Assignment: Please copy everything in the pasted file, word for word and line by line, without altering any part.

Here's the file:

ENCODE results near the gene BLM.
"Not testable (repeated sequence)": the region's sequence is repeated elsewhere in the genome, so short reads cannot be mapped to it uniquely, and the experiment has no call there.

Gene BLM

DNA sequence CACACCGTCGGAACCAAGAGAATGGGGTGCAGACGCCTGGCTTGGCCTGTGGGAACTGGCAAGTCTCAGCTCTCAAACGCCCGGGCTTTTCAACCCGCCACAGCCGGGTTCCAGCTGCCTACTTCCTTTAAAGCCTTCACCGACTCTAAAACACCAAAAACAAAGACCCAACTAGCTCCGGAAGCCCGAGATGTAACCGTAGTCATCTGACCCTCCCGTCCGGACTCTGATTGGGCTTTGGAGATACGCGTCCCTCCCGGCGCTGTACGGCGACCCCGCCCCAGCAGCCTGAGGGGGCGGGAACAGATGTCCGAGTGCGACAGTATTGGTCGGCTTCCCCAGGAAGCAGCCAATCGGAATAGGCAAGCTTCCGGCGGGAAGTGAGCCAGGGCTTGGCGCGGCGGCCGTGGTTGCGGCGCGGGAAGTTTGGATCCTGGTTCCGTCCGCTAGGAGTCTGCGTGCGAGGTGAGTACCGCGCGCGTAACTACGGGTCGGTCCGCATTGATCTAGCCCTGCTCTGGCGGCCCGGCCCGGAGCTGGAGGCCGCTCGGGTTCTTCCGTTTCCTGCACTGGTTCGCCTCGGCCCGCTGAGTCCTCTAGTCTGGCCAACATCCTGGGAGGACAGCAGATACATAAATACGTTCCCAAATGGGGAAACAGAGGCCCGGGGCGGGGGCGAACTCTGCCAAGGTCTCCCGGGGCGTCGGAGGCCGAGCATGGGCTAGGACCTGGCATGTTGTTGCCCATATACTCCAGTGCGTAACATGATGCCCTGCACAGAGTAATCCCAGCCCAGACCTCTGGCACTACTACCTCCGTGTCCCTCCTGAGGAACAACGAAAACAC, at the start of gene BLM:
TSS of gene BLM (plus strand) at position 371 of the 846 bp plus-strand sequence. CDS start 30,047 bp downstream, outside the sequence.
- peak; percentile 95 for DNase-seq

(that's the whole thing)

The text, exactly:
ENCODE results near the gene BLM.
"Not testable (repeated sequence)": the region's sequence is repeated elsewhere in the genome, so short reads cannot be mapped to it uniquely, and the experiment has no call there.

Gene BLM

DNA sequence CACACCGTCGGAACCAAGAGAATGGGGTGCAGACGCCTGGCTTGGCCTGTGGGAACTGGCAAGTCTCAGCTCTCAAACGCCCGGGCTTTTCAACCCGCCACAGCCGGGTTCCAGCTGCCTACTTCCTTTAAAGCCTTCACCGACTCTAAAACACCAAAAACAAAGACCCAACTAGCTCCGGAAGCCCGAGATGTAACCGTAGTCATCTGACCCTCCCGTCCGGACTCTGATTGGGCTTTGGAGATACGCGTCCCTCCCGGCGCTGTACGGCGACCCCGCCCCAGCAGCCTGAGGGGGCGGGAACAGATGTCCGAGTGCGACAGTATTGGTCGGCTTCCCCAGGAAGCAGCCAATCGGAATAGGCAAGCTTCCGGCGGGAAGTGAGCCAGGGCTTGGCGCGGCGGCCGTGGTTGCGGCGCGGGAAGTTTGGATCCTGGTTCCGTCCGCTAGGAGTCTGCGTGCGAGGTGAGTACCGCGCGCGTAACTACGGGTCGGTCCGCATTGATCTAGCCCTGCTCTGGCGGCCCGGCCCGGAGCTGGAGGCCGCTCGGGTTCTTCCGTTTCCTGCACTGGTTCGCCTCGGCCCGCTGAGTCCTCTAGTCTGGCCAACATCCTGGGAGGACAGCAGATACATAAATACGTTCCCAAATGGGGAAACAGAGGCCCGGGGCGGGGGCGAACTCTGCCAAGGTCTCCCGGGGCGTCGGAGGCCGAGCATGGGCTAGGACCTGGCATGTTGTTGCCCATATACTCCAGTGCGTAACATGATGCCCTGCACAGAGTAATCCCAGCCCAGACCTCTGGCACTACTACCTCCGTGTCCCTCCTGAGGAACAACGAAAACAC, at the start of gene BLM:
TSS of gene BLM (plus strand) at position 371 of the 846 bp plus-strand sequence. CDS start 30,047 bp downstream, outside the sequence.
- peak; percentile 95 for DNase-seq